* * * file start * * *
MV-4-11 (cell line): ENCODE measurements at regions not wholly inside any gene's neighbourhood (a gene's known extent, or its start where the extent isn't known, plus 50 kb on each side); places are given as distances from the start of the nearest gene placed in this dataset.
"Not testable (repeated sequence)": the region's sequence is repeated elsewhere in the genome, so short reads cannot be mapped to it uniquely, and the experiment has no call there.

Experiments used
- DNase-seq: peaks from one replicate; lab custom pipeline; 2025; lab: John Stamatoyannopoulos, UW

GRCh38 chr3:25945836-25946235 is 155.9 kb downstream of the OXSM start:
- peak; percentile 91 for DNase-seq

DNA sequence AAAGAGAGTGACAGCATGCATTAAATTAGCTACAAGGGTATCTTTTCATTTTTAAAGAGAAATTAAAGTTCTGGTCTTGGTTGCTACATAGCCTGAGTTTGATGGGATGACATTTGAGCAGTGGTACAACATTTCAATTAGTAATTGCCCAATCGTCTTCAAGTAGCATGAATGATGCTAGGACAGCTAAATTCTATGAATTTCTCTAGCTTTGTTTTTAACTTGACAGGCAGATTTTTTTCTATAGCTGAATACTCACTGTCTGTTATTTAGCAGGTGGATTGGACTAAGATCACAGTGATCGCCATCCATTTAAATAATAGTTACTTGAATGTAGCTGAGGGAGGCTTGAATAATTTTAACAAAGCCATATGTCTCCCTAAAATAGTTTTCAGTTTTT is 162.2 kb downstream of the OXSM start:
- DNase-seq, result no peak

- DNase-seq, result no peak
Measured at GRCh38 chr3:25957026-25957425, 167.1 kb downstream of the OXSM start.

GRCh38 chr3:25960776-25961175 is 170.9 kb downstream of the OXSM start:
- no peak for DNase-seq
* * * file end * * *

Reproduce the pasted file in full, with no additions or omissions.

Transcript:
MV-4-11 (cell line): ENCODE measurements at regions not wholly inside any gene's neighbourhood (a gene's known extent, or its start where the extent isn't known, plus 50 kb on each side); places are given as distances from the start of the nearest gene placed in this dataset.
"Not testable (repeated sequence)": the region's sequence is repeated elsewhere in the genome, so short reads cannot be mapped to it uniquely, and the experiment has no call there.

Experiments used
- DNase-seq: peaks from one replicate; lab custom pipeline; 2025; lab: John Stamatoyannopoulos, UW

GRCh38 chr3:25945836-25946235 is 155.9 kb downstream of the OXSM start:
- peak; percentile 91 for DNase-seq

DNA sequence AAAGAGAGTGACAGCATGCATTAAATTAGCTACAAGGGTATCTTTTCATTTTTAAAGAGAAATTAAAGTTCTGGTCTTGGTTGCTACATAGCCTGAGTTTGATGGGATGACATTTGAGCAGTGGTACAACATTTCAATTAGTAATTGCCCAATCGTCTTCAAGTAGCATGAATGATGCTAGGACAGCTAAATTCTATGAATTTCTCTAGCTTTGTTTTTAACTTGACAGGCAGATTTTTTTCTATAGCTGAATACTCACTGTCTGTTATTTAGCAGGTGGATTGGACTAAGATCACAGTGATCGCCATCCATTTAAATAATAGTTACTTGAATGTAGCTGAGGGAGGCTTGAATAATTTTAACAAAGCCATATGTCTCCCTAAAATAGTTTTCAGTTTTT is 162.2 kb downstream of the OXSM start:
- DNase-seq, result no peak

- DNase-seq, result no peak
Measured at GRCh38 chr3:25957026-25957425, 167.1 kb downstream of the OXSM start.

GRCh38 chr3:25960776-25961175 is 170.9 kb downstream of the OXSM start:
- no peak for DNase-seq